[version 1; referees: 2 approved]
This work was supported by the Centre for Health Technologies, Chancellors Fellowship Research Program, the National Institute of Health, and the National Health and Medical Research Council.
The funders had no role in study design, data collection and analysis, decision to publish, or preparation of the manuscript.
|Review date||Reviewer name(s)||Version reviewed||Review status|
|2017 May 2||Kimberley C.W. Wang||Version 1||Approved|
|2017 April 10||Eugene Roscioli||Version 1||Approved|
This review clearly demonstrates the need for more studies investigating the role of autophagy in respiratory disease. It is good that the authors added some unpublished data into the review article as support of evidence.
I have read this submission. I believe that I have an appropriate level of expertise to confirm that it is of an acceptable scientific standard.
Kota et al. present an interesting and challenging subject for review – the interrelationship between autophagy in the context of airway diseases that exhibit airway remodelling as a major pathological feature. Challenging because we still have a lot to learn about both airway remodelling, and indeed the diseases such as asthma and COPD that potentiate fibrotic airway changes, and further still the contribution of increased or blocked autophagy as a driver, or parallel phenomena in this scenario. Overall they provide a needed and good start to the discussion, that will no doubt pioneer further debate in these areas off airway pathobiology. Hence, one leaves this review thinking about the link between fibrosis and autophagy, but also, wondering what insight they gained to direct new lines of inquiry.
As stated, this is by no means an easy literature review to compose. At first one would think this is due to limited publication of such studies. However, a PubMed search using “Fibrosis[Title] and Autophagy[Title]”, show there are 83 hits for this query. While the vast majority are not respiratory in nature, it would be beneficial if Kota et al. could use mechanistic insights from other diseases to draw hypothetical parallels with the situation that may be occurring in the airways, which they elude to in paragraph 2 under the heading “Autophagy and fibrotic airway remodelling”, but little supposition is made in regards to this thereafter. Indeed, this paragraph is possibly the only one which directly address the subject matter stated by the title. Refreshingly however, they generously state new unpublished finding (on three occasions) from their laboratory which provides insight for the reader and which have the potential to direct further lines if understanding.
A current question for autophagy is: is it a block in autophagic flux leading to (or contributing to) the cellular dyshomeostasis, or is autophagy increased because it is unable to manage the protracted/chronic disease stressors? While Kota et al. touch upon this question for COPD, and correctly state that there is significant conjecture with regards to this, subsequent discussion mainly lent to the increased autophagy scenario, with an extended discussion with regards to cilia (ciliophagy). Indeed, we now know the relationship between cilia and autophagy is a complex dual interaction whereby they foster each other’s activity/generation rather than a one way situation where increased autophagy leads to the degradation of cilia (Pampliega et al., 2016). Hence, some new insights/thoughts which could weigh into the autophagic flux vs. increased autophagy debate would be welcomed.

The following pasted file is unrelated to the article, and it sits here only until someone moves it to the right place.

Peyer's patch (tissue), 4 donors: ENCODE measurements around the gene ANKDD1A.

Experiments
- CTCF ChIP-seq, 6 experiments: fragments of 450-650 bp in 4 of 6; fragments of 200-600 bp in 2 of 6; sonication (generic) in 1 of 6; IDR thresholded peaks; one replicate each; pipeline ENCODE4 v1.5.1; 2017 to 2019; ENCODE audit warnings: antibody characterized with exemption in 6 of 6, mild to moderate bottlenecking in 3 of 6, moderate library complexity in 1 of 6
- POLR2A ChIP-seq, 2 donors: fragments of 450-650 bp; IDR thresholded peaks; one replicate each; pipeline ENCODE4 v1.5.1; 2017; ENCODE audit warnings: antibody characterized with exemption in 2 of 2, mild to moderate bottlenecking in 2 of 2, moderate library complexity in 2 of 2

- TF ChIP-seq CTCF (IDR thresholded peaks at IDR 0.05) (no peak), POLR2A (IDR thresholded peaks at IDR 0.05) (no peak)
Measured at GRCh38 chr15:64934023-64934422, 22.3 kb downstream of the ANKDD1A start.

Further, airway fibrosis occurs as a result of the chronic inflammation (in addition to e.g. altered smooth muscle-epithelia interactions, between themselves and the inflammatory cells), while autophagy is known to be an anti-inflammatory mechanism. Hence, beyond TGFβ, some insights into how the dysregulation of autophagy leads to fibrosis driven by complex inflammatory changes at the airways would have been informative.
Hence, while this review most certainly warrants publication, and marks yet another achievement for the Oliver laboratory, the informed reader may ask for more than the start of the dialogue presented in this particular review.
The manner of composition on occasions lacks maturity. For example, “ATG5 encodes a protein of 276 amino acids”, is not needed in a review article. The chronological presentation of concepts/studies, should be forfeited to a style of writing that groups and discusses processes to illustrate a pattern of phenomena that helps orient/inform the reader. Avoid using definite statements such as “clearly indicates”, particularly in a review, and especially in areas where we have so much more to learn such as is the case for chronic lung disease and autophagy. Finally, approximately one third of the 55 references are review articles.
I have read this submission. I believe that I have an appropriate level of expertise to confirm that it is of an acceptable scientific standard.